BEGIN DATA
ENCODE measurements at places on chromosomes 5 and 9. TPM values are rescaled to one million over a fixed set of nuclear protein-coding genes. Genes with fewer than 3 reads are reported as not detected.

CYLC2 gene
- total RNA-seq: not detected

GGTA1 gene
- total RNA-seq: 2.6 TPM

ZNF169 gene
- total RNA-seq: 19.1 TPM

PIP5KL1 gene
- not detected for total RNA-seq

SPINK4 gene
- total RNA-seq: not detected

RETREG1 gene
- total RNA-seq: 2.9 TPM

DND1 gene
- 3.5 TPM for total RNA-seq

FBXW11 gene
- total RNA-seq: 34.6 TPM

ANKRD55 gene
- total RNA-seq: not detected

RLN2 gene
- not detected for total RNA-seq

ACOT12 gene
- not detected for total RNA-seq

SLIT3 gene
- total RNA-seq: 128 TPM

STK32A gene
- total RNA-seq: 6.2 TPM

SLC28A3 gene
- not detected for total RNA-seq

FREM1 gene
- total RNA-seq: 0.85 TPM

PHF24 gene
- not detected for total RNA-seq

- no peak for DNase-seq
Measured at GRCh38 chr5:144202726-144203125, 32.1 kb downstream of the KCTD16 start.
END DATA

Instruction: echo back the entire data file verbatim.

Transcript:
ENCODE measurements at places on chromosomes 5 and 9. TPM values are rescaled to one million over a fixed set of nuclear protein-coding genes. Genes with fewer than 3 reads are reported as not detected.

CYLC2 gene
- total RNA-seq: not detected

GGTA1 gene
- total RNA-seq: 2.6 TPM

ZNF169 gene
- total RNA-seq: 19.1 TPM

PIP5KL1 gene
- not detected for total RNA-seq

SPINK4 gene
- total RNA-seq: not detected

RETREG1 gene
- total RNA-seq: 2.9 TPM

DND1 gene
- 3.5 TPM for total RNA-seq

FBXW11 gene
- total RNA-seq: 34.6 TPM

ANKRD55 gene
- total RNA-seq: not detected

RLN2 gene
- not detected for total RNA-seq

ACOT12 gene
- not detected for total RNA-seq

SLIT3 gene
- total RNA-seq: 128 TPM

STK32A gene
- total RNA-seq: 6.2 TPM

SLC28A3 gene
- not detected for total RNA-seq

FREM1 gene
- total RNA-seq: 0.85 TPM

PHF24 gene
- not detected for total RNA-seq

- no peak for DNase-seq
Measured at GRCh38 chr5:144202726-144203125, 32.1 kb downstream of the KCTD16 start.